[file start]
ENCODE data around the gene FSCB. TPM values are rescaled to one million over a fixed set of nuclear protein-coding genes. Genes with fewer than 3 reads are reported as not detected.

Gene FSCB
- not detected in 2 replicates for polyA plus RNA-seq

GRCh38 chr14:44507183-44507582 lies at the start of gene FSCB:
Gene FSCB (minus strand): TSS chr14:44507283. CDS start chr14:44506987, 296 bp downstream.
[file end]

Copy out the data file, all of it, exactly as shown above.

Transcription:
ENCODE data around the gene FSCB. TPM values are rescaled to one million over a fixed set of nuclear protein-coding genes. Genes with fewer than 3 reads are reported as not detected.

Gene FSCB
- not detected in 2 replicates for polyA plus RNA-seq

GRCh38 chr14:44507183-44507582 lies at the start of gene FSCB:
Gene FSCB (minus strand): TSS chr14:44507283. CDS start chr14:44506987, 296 bp downstream.